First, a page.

The book is *The Cult of Statistical Significance: How the Standard Error Costs Us Jobs, Justice, and Lives* by Deirdre Nansen McCloskey and Steve Ziliak.

From the description at Amazon:

The Cult of Statistical Significanceshows, field by field, how “statistical significance,” a technique that dominates many sciences, has been a huge mistake. The authors find that researchers in a broad spectrum of fields, from agronomy to zoology, employ “testing” that doesnâ€™t test and “estimating” that doesn’t estimate. The facts will startle the outside reader: how could a group of brilliant scientists wander so far from scientific magnitudes? This study will encourage scientists who want to know how to get the statistical sciences back on track and fulfill their quantitative promise. The book shows for the first time how wide the disaster is, and how bad for science, and it traces the problem to its historical, sociological, and philosophical roots.

This is part of the theme I’ve long been pushing. McCloskey and Steve Ziliak are shocked, perplexed, and bewildered that classical statistics and **p-values** are still being used.

I’m not so shocked. They want people to abandon p-values and start using *effect sizes*. A fine first step, but one that doesn’t solve the whole problem.

I say we should drop p-values like Obama dropped Rev. Wright, eschew effect sizes like Joe Biden did reality, and return to observables. Let me, as they say, illustrate with a (condensed) example from by book.

Suppose there are two advertising campaigns A and B for widget sales. Since we don’t know how many sales will happen under A or B, we quantify our uncertainty in this number using a probability distribution. We’ll use a normal, since everybody else does, but the example works for any probability distribution.

Now, a normal distribution requires two unobservable numbers, called *parameters*, to be specified so that you can use it. The names of these two parameters are μ and σ. Both ad campaigns need their own, so we have μ_{A} and σ_{A}, and μ_{B} and σ_{B}. Current practice more or less ignore the σ_{A} and σ_{B}, so we will too.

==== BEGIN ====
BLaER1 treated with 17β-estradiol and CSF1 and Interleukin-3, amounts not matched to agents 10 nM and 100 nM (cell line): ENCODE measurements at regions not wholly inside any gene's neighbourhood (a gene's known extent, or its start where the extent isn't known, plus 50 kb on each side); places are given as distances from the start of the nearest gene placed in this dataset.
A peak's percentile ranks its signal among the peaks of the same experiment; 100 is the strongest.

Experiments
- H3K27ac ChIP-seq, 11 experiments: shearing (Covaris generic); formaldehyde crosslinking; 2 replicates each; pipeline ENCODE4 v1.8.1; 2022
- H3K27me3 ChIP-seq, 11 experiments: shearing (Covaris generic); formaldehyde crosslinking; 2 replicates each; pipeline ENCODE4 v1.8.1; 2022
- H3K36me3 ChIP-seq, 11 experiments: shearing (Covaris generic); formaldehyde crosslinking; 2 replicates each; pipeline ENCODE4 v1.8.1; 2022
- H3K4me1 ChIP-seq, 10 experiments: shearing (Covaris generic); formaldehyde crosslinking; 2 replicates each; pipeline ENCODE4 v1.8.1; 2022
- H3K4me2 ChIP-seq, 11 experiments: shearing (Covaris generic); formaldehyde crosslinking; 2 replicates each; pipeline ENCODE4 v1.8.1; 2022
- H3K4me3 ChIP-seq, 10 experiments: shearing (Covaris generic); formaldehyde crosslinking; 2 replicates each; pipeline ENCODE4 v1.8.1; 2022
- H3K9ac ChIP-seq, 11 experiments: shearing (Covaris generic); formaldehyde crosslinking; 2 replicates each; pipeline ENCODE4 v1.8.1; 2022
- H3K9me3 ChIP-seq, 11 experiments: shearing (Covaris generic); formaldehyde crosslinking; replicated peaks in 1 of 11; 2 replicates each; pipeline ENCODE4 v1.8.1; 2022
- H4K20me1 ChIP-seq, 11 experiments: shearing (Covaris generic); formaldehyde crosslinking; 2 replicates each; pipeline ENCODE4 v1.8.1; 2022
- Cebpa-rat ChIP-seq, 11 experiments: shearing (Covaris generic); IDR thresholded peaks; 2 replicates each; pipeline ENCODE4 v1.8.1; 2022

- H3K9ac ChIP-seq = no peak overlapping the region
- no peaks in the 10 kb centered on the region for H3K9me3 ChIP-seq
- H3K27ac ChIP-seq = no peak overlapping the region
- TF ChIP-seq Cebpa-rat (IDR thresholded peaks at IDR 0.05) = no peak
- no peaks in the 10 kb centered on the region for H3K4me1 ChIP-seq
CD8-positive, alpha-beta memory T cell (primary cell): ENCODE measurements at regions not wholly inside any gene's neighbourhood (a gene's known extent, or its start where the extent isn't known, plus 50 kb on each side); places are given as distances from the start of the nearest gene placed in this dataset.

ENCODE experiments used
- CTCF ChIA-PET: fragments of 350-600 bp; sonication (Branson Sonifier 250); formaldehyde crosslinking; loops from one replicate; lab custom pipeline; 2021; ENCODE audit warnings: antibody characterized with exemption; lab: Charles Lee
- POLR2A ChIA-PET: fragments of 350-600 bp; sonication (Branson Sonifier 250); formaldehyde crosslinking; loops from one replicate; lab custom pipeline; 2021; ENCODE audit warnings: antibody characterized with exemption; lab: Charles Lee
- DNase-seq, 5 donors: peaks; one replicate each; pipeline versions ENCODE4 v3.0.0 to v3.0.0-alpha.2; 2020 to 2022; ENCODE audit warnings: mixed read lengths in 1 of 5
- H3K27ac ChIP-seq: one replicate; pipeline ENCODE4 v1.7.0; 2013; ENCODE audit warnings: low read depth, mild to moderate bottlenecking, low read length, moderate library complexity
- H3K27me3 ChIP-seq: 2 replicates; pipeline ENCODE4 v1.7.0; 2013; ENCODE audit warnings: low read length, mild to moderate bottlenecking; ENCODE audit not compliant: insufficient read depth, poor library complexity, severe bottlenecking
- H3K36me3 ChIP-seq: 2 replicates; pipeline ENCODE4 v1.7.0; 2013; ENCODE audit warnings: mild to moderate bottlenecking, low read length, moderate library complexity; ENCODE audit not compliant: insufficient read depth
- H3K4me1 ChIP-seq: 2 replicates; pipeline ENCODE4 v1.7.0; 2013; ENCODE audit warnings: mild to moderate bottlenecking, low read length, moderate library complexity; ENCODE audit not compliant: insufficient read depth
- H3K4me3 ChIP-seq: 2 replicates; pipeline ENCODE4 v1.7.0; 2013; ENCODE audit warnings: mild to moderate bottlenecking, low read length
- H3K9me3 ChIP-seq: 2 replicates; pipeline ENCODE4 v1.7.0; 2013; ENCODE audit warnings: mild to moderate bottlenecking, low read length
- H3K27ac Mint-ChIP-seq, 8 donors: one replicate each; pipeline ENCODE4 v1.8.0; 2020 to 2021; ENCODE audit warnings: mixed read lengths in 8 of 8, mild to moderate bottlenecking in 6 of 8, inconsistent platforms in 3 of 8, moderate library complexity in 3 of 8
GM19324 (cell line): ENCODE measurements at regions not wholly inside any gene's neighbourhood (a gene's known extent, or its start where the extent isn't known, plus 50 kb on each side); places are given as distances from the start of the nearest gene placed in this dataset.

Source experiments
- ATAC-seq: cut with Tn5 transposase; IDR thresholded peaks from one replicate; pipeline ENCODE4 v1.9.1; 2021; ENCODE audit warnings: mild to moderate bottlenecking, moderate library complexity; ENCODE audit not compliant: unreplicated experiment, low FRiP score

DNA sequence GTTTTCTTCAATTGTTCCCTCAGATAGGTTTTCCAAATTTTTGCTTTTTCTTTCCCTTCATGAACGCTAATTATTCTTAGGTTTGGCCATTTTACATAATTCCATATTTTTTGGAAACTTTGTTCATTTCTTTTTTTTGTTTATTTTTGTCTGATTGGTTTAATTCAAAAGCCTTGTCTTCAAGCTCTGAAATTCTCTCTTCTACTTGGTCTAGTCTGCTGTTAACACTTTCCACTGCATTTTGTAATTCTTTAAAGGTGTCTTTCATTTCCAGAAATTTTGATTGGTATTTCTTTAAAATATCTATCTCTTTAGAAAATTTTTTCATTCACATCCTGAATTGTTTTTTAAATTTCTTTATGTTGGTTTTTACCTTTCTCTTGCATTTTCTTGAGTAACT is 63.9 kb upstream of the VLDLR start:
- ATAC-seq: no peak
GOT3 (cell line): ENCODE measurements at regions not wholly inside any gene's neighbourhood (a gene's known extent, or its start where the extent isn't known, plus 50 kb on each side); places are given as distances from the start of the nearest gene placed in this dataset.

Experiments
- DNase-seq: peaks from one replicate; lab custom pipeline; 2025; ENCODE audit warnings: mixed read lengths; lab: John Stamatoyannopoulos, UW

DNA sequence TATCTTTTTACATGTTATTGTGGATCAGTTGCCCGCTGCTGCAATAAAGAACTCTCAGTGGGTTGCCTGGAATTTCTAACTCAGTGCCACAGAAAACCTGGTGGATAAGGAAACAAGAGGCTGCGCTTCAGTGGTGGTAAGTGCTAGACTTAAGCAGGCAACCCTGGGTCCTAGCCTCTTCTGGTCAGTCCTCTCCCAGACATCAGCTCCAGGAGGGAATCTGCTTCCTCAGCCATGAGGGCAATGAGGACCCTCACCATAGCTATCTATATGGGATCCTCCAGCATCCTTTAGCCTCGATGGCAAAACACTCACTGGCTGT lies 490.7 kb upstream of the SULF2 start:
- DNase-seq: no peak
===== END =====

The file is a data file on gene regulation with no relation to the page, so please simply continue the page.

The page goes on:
Here is what “statistical significance” is all about.

Actual sales data under the two campaigns A and B is taken. A *statistic* is calculated: Call it T. It is a function of differences in the observed sales under both campaign. Never mind how it’s calculated. T is not unique, and for any problem dozens are available. With T in hand, the classical statistician makes this mathematical statement:

μ_{A}=μ_{B}

and then the infamous p-value is calculated, which is

Probability(Another T > Our T given that μ_{A}=μ_{B})

where the “Another T” is the statistic we would get if we were to repeat the entire experiment again. Do we repeat it again? No, so we are already in deep waters. But never mind.

If the p-value is less than the magic number of 0.05, then the results are said to be *statistically significant*.

Quick readers will have spotted the major difficulty. What does equating two unobservable parameters in order to calculate some weird probability have to do with whether the campaigns are different than one another?

The words are *not much*, which is why McCloskey and Ziliak call the dependence on p-values a cult.

They recommend, in its place, estimating the effect size, which is this:

μ_{A} – μ_{B}.

Eh. It’s part way there, but it’s still a statement about unobservable parameters (and it still ignores the other unobservable parameters σ_{A} and σ_{B}).

What people really want to know is this:

Probability(Sales A > Sales B given old data).

Or they’d like to estimate the actual sales under A or B. There are new ways that can calculate these actual probabilities of interest. However, you won’t learn these methods in any but the most esoteric statistics class.